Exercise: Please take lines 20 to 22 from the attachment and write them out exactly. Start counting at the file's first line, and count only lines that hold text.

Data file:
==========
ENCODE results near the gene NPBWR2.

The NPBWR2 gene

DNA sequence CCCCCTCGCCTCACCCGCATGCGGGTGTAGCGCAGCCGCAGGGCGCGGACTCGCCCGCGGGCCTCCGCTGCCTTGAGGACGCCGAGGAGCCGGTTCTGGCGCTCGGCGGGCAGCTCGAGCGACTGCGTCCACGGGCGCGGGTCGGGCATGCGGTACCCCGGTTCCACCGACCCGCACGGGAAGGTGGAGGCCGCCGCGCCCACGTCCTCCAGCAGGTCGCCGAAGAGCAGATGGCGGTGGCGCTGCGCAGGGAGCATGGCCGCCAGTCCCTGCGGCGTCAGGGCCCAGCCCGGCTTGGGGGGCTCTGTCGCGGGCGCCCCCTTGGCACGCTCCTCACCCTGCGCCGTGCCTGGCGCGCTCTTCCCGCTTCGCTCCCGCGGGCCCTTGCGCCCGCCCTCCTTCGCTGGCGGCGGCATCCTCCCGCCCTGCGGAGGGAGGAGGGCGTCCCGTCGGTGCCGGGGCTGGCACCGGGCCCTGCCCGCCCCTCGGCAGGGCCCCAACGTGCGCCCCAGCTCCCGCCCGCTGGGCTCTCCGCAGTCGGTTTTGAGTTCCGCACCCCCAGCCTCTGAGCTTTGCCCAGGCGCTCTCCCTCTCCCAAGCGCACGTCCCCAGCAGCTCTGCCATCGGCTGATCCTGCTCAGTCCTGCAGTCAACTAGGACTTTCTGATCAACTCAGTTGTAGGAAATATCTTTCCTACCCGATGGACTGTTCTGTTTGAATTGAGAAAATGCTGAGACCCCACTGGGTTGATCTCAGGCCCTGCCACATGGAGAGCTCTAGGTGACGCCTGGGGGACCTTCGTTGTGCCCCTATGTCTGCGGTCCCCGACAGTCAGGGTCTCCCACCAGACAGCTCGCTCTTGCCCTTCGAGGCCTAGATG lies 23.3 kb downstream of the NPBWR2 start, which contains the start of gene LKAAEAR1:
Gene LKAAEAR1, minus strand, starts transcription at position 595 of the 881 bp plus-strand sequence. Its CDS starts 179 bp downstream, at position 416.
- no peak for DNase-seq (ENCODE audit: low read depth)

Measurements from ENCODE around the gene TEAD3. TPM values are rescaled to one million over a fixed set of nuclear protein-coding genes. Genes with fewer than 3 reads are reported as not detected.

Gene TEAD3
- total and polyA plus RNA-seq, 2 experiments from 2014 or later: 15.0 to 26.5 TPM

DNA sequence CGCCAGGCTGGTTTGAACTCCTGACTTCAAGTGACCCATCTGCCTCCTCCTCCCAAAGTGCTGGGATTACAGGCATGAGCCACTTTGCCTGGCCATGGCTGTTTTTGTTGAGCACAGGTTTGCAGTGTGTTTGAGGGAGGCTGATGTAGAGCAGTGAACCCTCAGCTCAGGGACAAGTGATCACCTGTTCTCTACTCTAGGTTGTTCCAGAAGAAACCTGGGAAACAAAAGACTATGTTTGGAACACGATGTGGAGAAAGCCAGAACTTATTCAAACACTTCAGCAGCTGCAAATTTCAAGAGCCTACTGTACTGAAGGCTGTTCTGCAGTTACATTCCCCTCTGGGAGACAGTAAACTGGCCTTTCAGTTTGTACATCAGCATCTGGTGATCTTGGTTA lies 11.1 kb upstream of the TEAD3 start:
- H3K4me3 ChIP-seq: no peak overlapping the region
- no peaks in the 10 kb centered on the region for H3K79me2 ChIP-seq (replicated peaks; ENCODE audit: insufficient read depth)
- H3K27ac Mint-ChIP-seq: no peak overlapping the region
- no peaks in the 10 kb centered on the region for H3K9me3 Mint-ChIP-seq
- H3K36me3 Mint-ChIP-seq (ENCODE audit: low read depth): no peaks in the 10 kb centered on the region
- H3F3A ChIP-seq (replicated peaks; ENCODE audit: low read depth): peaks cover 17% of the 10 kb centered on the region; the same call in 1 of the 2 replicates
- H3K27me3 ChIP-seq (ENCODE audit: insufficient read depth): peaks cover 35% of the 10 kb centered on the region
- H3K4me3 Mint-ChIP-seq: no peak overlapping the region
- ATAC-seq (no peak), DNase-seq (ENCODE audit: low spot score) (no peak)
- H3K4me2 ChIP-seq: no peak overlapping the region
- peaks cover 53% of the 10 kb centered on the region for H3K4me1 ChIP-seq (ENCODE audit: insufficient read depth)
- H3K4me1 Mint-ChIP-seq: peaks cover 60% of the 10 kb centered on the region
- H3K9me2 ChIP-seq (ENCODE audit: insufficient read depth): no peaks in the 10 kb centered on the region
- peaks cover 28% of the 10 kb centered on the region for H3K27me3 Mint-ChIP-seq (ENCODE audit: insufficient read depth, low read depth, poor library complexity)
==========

- peaks cover 53% of the 10 kb centered on the region for H3K4me1 ChIP-seq (ENCODE audit: insufficient read depth)
- H3K4me1 Mint-ChIP-seq: peaks cover 60% of the 10 kb centered on the region
- H3K9me2 ChIP-seq (ENCODE audit: insufficient read depth): no peaks in the 10 kb centered on the region